Top Gear’s executive producer feels that the BBC ‘does not trust’ the show any more.
Andy Wilman, 52, believes that despite a string of controversies that the popular BBC show will get another series, however he feels he might be on thin ice with the higher ups.
Speaking to Broadcast magazine, Wilman said: “What the BBC like about Top Gear is when it’s naughty but it’s all under control.
“We walk a tightrope most of the time. Sometimes we’re going to fall off it. And if you do, that’s when the BBC is not a fan. Sometimes, I feel they don’t trust us at heart.
“Ofcom has found us in breach of the Broadcasting Code only twice since 2002. You can’t achieve that kind of record if the show itself isn’t smart about what it’s doing.”
Top Gear has come under fire several times in the last 12 months.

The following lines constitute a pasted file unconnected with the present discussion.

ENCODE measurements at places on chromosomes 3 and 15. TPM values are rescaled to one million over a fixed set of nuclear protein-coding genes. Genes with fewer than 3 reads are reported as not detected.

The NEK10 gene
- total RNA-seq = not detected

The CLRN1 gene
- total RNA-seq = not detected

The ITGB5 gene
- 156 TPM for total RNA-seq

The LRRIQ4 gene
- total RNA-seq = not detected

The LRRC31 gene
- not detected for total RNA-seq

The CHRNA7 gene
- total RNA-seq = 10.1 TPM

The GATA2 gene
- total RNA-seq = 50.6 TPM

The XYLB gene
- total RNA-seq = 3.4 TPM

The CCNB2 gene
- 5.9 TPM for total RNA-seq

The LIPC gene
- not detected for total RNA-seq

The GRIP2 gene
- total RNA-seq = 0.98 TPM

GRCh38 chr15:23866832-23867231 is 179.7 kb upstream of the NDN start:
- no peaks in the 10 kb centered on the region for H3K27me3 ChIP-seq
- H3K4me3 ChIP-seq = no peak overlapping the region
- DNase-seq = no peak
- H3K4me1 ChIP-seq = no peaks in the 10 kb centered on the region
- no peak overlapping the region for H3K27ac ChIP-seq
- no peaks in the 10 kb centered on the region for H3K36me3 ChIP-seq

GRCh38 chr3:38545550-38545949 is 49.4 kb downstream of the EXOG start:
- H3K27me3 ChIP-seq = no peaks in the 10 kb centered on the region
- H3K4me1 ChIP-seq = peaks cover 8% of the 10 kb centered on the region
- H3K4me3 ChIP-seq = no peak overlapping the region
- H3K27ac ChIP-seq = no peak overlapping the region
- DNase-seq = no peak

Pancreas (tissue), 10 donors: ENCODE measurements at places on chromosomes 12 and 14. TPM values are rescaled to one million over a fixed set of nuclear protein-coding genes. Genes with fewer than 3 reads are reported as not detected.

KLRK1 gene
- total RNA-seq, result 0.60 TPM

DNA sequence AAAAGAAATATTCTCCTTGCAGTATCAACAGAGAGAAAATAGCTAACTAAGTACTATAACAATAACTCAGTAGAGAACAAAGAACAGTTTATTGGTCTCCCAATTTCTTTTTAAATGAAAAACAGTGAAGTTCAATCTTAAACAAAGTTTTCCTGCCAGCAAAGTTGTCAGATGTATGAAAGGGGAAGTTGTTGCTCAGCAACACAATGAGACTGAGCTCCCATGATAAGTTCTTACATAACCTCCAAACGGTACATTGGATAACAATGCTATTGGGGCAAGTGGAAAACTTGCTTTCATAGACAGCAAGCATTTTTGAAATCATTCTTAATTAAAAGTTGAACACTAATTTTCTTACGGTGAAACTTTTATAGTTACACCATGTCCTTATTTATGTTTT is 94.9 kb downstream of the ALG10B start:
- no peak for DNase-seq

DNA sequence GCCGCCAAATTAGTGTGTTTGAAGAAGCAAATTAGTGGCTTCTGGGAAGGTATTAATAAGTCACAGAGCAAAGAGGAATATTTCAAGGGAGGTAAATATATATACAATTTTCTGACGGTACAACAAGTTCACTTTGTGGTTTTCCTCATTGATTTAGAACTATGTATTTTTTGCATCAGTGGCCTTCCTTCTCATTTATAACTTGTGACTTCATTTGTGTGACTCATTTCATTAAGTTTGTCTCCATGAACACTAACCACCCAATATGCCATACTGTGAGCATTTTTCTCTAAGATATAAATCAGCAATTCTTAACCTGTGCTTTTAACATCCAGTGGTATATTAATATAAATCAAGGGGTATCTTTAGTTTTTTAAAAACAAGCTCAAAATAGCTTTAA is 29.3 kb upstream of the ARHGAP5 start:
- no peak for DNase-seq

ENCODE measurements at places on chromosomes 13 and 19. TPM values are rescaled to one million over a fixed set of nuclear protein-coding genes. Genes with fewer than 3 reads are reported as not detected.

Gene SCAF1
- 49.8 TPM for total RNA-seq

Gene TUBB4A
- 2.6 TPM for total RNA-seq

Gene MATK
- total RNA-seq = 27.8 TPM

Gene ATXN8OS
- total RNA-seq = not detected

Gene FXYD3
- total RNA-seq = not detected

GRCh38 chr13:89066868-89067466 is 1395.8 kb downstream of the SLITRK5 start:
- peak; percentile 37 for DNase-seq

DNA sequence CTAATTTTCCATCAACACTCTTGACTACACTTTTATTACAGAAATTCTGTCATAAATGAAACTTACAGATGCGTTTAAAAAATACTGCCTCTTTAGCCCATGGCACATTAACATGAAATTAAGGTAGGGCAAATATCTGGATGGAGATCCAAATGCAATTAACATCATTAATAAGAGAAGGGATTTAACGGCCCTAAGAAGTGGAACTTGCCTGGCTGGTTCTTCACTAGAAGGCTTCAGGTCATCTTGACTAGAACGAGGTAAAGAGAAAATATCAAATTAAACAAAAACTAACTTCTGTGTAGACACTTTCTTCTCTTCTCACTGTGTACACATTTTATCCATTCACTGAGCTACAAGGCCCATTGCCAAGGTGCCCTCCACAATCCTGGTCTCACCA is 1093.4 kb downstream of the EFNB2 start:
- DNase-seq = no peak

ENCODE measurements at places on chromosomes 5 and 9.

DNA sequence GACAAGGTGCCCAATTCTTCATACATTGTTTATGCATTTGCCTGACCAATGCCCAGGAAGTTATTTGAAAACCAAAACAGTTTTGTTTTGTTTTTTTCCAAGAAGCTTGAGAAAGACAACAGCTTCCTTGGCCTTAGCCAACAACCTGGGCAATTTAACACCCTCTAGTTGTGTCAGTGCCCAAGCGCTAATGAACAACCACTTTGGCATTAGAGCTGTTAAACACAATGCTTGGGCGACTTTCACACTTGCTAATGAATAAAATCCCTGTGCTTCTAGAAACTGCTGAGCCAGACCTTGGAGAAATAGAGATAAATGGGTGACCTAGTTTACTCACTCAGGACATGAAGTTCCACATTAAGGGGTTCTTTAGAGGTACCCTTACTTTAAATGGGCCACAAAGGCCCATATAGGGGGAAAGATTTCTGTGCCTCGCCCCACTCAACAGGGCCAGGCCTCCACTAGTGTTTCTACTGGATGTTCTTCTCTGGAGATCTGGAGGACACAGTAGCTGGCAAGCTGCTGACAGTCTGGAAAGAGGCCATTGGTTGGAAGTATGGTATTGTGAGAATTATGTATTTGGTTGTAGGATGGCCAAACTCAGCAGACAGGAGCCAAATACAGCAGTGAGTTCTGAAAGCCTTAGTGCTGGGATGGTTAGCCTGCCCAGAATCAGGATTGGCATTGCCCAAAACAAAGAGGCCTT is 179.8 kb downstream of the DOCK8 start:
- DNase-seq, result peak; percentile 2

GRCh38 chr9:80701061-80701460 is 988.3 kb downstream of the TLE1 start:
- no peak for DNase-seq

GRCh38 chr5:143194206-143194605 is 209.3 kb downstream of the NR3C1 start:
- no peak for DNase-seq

Jeremy Clarkson used the racial slur ‘slope’ on the show’s Burma special, which Wilman said was “not defensible”.
The show’s Argentina special then sparked global issues after the crew was chased out of the country over the number plate H982 FKL – which some said referred to the 1982 Falklands War.
Wilman maintains that it was a coincidence.
Critics of the show have called for the show to be axed and for Clarkson, at one time the highest paid presenter on BBC, to be sacked.
When Will The Next Series of Top Gear Begin?
Despite previous indiscretions, Andy Wilman is hopeful that the hit show will be back for another series.
“[BBC] are willing to recommission Top Gear because the show is working and it’s still a good thing to have in the mix,” added Wilman.
“I could do with a bit less telling off, but there you go.”
Top Gear is in the Guinness Book of Records as the world’s most-watched factual TV show.
By Peter Jepson